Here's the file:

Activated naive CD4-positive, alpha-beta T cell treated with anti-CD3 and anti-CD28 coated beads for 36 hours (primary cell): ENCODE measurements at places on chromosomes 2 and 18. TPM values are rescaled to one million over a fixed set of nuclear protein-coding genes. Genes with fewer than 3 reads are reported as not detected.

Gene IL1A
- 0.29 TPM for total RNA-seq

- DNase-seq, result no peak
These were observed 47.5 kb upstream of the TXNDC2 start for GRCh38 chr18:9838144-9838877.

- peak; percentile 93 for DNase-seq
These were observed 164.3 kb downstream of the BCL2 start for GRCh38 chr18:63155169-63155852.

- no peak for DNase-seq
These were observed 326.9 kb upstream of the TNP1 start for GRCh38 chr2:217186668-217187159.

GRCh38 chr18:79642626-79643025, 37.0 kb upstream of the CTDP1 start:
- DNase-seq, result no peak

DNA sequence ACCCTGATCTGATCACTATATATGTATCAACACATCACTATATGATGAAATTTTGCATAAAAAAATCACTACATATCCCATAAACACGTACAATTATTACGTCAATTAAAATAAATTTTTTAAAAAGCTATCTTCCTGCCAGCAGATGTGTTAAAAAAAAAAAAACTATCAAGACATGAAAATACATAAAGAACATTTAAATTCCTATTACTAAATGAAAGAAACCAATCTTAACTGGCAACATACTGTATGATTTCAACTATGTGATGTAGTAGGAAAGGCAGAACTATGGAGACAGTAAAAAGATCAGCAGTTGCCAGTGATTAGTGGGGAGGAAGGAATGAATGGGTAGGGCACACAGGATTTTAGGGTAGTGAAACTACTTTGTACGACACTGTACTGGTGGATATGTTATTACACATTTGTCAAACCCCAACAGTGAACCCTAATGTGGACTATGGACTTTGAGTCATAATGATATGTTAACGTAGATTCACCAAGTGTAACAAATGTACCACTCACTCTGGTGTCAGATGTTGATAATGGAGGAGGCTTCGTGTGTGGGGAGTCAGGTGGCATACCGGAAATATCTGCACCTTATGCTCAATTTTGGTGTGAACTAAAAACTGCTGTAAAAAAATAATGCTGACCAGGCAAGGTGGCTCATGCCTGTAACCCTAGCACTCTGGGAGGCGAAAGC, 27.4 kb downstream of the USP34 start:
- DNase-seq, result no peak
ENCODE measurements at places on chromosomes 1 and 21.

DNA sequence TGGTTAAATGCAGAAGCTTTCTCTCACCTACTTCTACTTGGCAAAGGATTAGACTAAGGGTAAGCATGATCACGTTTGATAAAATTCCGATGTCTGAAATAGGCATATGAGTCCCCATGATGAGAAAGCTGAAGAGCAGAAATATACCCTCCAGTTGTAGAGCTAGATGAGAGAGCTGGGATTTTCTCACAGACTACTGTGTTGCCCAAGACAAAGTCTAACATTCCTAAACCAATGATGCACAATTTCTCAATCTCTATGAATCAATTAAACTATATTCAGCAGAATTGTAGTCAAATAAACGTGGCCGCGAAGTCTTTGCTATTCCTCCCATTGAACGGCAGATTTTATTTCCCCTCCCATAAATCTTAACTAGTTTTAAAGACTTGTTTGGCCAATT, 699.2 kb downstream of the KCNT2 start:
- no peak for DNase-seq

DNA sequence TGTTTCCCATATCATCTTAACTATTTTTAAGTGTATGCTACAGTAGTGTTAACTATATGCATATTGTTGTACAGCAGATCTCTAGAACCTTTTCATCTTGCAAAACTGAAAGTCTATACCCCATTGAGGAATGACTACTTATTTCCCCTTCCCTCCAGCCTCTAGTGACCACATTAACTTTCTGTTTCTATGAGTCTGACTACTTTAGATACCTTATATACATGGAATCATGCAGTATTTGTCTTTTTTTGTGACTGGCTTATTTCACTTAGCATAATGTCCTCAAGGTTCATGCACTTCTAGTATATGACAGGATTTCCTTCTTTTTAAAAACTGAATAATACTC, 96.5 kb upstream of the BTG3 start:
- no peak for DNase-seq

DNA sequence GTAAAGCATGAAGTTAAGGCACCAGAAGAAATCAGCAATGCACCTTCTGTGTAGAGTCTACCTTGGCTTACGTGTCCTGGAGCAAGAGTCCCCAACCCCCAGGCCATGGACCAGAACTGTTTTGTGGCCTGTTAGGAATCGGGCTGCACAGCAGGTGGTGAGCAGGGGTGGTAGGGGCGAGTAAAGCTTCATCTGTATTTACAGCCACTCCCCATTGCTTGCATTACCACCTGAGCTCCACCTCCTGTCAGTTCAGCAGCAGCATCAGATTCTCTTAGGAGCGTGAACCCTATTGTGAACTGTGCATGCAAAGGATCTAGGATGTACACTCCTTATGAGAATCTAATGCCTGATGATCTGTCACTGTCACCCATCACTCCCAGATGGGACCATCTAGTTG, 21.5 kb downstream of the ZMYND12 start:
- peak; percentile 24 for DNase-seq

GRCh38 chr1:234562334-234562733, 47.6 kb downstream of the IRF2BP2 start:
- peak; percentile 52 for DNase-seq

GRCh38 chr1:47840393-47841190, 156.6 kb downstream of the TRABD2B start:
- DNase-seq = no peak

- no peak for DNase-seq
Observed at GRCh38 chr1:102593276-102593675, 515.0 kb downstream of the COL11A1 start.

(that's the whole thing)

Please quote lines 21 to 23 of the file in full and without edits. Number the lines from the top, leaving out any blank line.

GRCh38 chr1:234562334-234562733, 47.6 kb downstream of the IRF2BP2 start:
- peak; percentile 52 for DNase-seq

GRCh38 chr1:47840393-47841190, 156.6 kb downstream of the TRABD2B start: